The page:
An industry that has witnessed fast-paced growth worldwide is the cement industry, with a 4% increase in cement demand per year.[1],[2] Cement production in 2019 globally was 4.2 billion metric tons. In Bangladesh, the cement industry plays a vital role in developing the country's infrastructure. The cement industry sees a 12%–15% growth year to year with a current production capacity of 68 million tons and has 37 active cement manufacturing companies in the country.[3] There has been a 12.67% annual growth rate in the previous 5 years. The demand for cement continues to grow as the country embraces seven mega infrastructure projects such as metro rail, power plants, bridges and rail line development in real estate and commercial projects.[4]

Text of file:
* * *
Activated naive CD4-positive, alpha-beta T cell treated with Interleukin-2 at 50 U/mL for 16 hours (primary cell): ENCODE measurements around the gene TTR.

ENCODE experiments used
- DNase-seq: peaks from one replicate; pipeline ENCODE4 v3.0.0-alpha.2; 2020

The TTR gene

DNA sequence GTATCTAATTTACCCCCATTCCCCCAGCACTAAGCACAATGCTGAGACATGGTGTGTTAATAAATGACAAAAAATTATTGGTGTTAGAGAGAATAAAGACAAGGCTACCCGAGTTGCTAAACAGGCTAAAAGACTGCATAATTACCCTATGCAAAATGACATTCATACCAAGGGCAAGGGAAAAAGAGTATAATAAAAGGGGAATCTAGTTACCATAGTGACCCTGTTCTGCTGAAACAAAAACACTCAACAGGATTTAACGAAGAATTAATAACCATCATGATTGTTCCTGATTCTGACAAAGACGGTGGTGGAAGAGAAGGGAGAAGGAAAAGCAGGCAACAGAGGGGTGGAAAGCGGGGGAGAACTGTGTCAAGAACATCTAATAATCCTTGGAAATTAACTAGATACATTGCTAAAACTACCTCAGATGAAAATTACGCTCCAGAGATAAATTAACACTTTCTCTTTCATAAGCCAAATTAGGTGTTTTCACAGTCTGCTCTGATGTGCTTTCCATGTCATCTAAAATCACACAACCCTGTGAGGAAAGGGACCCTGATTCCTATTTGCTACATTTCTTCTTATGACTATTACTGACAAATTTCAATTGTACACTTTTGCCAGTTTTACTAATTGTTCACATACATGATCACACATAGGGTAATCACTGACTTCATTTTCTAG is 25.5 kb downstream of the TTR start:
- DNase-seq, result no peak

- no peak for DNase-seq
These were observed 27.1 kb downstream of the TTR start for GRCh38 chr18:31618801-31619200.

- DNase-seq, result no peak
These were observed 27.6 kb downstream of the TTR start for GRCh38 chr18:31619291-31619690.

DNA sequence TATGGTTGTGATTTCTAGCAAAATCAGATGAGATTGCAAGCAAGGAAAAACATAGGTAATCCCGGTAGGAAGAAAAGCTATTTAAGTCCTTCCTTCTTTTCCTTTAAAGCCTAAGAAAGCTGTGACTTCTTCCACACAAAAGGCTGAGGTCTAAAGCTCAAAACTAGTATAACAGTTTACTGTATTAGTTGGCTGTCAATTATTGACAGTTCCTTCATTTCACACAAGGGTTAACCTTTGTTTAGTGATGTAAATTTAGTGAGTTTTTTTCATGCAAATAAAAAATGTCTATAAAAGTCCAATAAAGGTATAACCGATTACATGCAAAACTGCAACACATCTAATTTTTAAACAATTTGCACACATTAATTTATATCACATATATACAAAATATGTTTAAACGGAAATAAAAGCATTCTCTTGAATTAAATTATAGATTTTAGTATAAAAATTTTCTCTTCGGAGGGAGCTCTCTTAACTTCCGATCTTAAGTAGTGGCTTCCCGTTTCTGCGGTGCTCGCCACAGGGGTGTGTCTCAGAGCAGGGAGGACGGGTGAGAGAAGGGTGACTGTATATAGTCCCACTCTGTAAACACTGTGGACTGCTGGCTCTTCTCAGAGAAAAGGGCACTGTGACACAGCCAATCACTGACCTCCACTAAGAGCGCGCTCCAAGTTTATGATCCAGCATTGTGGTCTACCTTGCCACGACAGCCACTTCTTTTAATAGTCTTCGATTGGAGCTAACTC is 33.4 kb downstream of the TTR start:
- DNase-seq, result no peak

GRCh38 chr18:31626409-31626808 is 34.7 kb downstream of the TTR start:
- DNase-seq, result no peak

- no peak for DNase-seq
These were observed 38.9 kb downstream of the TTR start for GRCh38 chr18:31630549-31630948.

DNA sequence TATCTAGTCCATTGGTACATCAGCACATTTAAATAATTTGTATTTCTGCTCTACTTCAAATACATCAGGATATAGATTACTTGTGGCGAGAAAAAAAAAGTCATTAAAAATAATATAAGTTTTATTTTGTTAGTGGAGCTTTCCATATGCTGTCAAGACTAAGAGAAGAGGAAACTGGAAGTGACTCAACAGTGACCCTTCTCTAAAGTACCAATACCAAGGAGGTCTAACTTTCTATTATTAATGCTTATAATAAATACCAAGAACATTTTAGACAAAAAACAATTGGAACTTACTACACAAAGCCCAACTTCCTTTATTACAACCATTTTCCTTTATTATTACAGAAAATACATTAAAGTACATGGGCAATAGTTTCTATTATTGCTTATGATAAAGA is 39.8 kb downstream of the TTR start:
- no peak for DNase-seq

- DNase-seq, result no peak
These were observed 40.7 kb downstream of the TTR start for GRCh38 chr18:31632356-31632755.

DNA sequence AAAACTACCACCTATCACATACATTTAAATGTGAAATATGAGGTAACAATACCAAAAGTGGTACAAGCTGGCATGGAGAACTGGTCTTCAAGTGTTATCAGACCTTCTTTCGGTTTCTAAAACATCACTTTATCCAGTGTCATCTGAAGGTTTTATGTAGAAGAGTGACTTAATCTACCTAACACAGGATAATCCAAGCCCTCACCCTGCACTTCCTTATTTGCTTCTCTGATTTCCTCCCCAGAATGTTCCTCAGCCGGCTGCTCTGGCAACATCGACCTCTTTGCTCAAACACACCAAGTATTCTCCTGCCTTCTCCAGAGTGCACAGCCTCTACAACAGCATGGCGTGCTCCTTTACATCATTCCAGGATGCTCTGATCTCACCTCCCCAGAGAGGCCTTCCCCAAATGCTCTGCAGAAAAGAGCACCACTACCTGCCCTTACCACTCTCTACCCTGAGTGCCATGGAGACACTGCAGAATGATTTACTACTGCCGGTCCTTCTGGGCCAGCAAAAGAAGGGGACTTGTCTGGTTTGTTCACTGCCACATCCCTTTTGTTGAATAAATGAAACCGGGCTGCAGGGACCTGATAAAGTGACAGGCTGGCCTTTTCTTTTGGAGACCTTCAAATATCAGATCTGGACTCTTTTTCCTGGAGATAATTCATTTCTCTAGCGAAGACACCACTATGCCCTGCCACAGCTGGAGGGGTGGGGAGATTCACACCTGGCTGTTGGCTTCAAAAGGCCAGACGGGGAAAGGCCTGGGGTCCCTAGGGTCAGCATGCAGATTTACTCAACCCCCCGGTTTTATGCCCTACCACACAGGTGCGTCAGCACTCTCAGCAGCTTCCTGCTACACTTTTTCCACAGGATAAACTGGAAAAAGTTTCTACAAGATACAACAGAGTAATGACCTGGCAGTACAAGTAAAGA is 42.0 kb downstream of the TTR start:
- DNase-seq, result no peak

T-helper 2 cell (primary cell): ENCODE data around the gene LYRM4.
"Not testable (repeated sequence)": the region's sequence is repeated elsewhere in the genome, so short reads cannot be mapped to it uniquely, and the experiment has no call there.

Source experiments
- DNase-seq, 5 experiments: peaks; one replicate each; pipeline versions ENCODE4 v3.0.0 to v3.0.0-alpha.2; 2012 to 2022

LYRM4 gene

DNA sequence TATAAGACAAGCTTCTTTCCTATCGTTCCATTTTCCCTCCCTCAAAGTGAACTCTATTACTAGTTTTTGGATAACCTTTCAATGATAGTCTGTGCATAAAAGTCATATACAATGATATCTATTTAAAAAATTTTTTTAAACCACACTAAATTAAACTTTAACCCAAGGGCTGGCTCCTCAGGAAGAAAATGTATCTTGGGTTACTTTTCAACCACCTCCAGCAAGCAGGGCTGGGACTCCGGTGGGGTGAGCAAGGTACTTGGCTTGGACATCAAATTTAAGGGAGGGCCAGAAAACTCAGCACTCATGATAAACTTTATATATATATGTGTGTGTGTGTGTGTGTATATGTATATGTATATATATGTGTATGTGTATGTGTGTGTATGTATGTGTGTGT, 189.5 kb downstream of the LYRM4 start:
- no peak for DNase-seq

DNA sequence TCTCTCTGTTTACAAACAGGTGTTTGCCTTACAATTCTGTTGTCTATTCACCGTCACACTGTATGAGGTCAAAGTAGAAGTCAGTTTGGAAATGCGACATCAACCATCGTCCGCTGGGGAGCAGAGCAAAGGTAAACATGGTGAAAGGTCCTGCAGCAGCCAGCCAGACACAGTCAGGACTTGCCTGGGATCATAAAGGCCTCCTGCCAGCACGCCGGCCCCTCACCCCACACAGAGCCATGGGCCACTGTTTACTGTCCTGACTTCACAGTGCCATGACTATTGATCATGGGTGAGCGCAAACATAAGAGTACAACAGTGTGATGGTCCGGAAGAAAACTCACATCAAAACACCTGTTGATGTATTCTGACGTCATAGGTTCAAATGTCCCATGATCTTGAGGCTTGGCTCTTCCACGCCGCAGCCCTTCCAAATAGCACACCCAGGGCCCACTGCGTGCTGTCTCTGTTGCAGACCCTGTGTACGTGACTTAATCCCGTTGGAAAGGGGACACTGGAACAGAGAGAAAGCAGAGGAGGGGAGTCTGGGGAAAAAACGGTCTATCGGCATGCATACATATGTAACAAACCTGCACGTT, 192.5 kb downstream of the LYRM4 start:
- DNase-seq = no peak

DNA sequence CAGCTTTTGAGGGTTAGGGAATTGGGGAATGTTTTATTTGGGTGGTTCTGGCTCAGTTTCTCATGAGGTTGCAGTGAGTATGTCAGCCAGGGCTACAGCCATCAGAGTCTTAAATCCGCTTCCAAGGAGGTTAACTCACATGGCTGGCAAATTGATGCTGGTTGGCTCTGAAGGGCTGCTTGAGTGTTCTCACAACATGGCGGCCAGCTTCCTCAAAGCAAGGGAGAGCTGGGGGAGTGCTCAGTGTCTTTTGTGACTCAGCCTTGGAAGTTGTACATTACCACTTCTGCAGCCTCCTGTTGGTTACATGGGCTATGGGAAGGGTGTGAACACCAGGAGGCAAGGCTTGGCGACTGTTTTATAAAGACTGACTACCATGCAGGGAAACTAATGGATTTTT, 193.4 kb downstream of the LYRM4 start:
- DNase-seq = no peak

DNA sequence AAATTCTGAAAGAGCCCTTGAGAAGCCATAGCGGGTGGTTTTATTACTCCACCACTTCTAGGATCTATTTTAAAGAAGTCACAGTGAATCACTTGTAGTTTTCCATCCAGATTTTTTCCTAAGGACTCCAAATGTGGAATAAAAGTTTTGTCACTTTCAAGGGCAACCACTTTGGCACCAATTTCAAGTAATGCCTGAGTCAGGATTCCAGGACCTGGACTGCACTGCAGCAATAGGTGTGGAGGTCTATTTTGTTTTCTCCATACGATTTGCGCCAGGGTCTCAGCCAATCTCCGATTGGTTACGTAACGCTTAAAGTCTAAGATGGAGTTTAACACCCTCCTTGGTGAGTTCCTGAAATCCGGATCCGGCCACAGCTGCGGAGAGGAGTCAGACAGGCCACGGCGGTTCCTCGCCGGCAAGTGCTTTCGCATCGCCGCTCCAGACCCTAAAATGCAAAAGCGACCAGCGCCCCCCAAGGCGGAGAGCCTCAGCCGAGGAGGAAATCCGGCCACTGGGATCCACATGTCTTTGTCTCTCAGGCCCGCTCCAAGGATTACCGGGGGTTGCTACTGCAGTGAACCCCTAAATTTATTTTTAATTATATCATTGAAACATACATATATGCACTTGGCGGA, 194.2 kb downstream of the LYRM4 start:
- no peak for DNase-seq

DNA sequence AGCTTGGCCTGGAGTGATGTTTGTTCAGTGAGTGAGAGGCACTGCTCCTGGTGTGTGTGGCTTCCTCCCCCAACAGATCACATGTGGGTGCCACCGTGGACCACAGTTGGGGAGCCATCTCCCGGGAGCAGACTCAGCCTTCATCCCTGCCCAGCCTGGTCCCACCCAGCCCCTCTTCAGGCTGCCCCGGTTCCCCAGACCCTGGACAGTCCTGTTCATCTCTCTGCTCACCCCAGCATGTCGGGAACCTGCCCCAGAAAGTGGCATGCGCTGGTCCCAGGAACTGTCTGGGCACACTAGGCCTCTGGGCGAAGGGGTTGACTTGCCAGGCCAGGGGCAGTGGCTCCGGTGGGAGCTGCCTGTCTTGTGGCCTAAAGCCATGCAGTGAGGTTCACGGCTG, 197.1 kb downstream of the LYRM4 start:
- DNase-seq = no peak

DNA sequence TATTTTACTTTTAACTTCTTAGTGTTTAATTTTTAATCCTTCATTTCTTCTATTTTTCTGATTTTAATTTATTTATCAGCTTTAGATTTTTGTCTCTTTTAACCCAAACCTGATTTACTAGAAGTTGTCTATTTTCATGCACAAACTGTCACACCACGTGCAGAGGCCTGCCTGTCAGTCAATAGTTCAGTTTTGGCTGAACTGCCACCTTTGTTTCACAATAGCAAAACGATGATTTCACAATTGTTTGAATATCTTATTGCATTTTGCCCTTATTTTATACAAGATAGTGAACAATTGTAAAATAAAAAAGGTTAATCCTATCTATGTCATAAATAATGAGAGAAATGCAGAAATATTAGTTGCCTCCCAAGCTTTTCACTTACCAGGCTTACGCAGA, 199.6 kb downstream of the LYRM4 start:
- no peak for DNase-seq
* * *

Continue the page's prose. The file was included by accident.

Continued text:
Cement is composed of clay and lime. The clay consists of alumina, oxide of iron and silica, while lime contains calcium oxide.[5] The significant oxides found in cement are oxides of aluminium, iron, calcium and silicon.[6] Cement also contains trace elements such as chromium, copper, nickel, zinc, cobalt, lead and arsenic.[7] The manufacturing process of cement results in the emission of metal dust that is non-volatile.[8] The raw materials are mixed and grinded into a homogenous mixture processed in the rotary kiln at 900°C. This is followed by the process of clinkering where calcium oxide, silica, ferrous oxide and alumina react with each other at 1400°C–1500°C. The clinker is cooled and combined with limestone and gypsum, forming Portland cement, stored in bags or silos.[9],[10] Dust emission occurs from these kilns and during the steps of grinding, crushing, clinker cooling and handling materials.[11]